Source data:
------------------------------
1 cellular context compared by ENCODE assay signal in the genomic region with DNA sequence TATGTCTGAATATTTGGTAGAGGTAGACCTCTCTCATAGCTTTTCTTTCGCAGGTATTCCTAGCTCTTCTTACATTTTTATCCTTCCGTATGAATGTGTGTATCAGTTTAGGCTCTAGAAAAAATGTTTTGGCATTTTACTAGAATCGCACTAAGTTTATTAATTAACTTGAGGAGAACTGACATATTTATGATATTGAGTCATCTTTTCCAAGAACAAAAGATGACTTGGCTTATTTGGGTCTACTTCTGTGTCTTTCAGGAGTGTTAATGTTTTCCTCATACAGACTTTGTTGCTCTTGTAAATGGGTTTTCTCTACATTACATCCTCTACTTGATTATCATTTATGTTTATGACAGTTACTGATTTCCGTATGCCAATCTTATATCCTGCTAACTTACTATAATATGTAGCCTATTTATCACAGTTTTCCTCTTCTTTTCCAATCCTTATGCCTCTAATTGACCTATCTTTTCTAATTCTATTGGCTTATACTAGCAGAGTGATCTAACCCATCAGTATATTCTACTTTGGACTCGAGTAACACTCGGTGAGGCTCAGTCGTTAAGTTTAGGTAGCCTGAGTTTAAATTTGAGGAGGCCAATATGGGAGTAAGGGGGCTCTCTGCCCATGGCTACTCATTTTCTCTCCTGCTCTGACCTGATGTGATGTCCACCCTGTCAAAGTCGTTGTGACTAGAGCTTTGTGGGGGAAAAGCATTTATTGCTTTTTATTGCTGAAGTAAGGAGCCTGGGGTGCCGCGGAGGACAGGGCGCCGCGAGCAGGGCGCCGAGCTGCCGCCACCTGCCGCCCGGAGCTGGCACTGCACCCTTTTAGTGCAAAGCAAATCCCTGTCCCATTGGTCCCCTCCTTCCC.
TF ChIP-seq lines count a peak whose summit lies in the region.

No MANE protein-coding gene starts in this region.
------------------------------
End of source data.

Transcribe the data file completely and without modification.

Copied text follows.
1 cellular context compared by ENCODE assay signal in the genomic region with DNA sequence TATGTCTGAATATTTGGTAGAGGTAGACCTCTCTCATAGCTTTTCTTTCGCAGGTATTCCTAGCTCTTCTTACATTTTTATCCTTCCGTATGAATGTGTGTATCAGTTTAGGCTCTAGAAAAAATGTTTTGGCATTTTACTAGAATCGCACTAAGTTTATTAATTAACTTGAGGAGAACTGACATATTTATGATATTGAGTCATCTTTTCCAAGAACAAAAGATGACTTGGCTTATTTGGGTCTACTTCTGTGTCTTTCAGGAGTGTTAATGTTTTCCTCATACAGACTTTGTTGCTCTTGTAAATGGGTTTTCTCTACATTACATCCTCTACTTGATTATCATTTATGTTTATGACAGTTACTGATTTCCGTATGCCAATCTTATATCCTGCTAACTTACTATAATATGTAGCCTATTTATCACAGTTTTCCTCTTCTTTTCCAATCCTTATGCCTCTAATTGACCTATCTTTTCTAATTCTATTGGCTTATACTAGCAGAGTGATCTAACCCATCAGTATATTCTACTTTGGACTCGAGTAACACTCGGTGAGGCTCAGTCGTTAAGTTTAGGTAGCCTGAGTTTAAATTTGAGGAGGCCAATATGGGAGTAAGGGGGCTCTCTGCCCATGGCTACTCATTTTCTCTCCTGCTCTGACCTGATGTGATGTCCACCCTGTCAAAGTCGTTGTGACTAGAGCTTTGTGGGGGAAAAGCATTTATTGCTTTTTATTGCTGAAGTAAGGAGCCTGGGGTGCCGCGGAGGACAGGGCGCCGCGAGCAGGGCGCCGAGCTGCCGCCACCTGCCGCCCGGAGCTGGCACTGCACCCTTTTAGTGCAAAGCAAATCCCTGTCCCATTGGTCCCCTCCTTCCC.
TF ChIP-seq lines count a peak whose summit lies in the region.

No MANE protein-coding gene starts in this region.